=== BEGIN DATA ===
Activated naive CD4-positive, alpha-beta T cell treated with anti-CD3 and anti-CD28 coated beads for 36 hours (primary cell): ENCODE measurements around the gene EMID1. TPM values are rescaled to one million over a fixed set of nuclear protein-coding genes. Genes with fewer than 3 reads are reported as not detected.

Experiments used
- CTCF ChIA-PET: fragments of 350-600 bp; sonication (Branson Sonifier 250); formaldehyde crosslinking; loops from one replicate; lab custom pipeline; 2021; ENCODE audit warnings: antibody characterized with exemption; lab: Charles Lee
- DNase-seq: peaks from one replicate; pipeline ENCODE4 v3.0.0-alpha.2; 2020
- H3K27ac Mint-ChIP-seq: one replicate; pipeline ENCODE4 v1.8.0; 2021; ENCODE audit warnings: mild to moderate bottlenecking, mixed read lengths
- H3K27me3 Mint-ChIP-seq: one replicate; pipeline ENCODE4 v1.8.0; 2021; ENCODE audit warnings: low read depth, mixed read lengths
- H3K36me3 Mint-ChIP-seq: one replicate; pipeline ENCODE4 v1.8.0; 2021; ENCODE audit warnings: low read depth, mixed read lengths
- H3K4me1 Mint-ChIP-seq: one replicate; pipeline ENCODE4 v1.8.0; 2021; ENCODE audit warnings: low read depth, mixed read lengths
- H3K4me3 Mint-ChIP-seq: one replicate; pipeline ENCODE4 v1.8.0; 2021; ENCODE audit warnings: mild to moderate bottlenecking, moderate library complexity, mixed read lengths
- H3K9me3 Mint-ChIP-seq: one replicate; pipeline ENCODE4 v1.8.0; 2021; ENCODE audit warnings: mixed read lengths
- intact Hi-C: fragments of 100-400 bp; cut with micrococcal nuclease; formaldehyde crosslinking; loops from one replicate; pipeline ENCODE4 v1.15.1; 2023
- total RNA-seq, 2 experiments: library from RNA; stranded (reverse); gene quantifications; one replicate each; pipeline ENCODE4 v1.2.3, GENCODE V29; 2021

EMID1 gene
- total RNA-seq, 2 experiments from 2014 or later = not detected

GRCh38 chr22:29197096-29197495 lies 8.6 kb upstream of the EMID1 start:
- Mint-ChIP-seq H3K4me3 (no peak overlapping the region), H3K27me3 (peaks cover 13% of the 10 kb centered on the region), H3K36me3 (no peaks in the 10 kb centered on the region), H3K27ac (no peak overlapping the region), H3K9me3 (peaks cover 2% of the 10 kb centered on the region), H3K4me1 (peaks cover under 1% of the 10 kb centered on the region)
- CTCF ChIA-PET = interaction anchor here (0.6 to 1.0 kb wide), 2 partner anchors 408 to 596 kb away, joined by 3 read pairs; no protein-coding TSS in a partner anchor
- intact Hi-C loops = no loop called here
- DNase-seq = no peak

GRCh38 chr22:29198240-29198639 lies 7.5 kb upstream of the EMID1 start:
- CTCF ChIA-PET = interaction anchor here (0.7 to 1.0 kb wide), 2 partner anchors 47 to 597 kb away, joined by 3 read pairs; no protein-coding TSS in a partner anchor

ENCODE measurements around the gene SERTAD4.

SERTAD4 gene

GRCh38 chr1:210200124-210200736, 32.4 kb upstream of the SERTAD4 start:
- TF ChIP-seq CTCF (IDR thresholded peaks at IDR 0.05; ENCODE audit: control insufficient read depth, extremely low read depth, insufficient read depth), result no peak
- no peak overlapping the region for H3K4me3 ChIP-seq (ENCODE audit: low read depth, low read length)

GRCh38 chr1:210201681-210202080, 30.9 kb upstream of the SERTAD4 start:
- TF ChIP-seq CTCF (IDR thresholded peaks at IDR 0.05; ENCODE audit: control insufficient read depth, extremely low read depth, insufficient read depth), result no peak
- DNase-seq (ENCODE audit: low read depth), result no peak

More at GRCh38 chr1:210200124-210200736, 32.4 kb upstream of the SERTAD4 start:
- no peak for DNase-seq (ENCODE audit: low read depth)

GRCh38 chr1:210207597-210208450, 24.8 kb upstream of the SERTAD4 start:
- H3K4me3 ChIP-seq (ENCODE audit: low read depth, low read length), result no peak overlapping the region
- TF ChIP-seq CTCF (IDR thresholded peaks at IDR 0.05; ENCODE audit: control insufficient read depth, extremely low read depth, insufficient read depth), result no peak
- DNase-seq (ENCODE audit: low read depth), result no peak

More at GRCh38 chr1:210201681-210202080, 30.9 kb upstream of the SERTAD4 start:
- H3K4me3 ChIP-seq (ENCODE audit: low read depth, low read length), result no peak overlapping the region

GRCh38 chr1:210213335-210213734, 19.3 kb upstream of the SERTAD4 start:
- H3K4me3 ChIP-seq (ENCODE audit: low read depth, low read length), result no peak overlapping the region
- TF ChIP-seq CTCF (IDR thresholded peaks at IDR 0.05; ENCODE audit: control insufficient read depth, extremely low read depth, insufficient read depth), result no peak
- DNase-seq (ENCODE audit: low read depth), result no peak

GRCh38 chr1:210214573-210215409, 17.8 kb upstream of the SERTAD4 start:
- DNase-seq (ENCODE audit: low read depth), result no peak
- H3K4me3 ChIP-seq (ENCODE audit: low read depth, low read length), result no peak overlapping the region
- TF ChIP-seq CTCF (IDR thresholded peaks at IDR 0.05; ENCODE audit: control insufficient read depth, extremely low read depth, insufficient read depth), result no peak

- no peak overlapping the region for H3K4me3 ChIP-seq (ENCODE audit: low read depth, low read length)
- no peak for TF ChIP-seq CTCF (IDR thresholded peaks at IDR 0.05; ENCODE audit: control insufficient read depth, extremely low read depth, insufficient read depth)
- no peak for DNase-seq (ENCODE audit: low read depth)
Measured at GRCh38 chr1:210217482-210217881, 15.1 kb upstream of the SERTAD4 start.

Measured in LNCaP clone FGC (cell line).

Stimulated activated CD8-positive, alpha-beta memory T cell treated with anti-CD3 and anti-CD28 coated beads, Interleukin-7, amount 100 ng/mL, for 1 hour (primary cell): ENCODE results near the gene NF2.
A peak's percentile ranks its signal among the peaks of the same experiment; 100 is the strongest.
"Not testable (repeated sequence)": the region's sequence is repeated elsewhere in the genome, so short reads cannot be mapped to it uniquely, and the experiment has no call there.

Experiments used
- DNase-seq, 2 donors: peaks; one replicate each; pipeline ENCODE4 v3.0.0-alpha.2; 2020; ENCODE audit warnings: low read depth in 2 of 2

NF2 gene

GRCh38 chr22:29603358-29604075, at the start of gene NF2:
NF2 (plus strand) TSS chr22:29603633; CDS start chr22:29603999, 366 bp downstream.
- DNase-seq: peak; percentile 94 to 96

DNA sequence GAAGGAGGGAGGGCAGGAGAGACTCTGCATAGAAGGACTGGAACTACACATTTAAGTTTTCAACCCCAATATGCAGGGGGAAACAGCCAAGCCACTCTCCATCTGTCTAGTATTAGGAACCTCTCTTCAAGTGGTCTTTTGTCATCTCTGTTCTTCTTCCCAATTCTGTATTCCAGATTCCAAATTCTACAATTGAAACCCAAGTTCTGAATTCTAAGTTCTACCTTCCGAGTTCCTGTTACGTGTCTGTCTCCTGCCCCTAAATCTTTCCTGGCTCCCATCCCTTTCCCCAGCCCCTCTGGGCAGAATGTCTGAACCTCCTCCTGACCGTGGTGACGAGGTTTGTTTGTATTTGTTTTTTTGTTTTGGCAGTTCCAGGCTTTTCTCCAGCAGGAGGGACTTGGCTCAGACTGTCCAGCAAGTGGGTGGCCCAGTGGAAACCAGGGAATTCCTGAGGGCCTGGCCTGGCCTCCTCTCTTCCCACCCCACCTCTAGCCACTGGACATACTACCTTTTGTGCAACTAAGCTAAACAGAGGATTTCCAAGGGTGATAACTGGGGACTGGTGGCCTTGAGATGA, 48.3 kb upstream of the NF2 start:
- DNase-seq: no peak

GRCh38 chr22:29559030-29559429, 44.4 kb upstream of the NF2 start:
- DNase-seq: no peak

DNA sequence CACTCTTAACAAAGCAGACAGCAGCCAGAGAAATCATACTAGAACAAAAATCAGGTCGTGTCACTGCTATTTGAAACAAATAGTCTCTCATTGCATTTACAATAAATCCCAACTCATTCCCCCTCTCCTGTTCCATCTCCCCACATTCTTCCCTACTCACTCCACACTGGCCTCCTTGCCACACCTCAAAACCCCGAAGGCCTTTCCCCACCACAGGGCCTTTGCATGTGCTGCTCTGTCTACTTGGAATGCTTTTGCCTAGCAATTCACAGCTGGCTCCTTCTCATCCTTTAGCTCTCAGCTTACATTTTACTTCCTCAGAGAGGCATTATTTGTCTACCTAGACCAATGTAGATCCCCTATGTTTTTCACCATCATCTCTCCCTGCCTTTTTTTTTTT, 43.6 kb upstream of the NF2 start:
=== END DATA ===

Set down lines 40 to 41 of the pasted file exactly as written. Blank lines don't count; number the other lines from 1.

- TF ChIP-seq CTCF (IDR thresholded peaks at IDR 0.05; ENCODE audit: control insufficient read depth, extremely low read depth, insufficient read depth), result no peak
- DNase-seq (ENCODE audit: low read depth), result no peak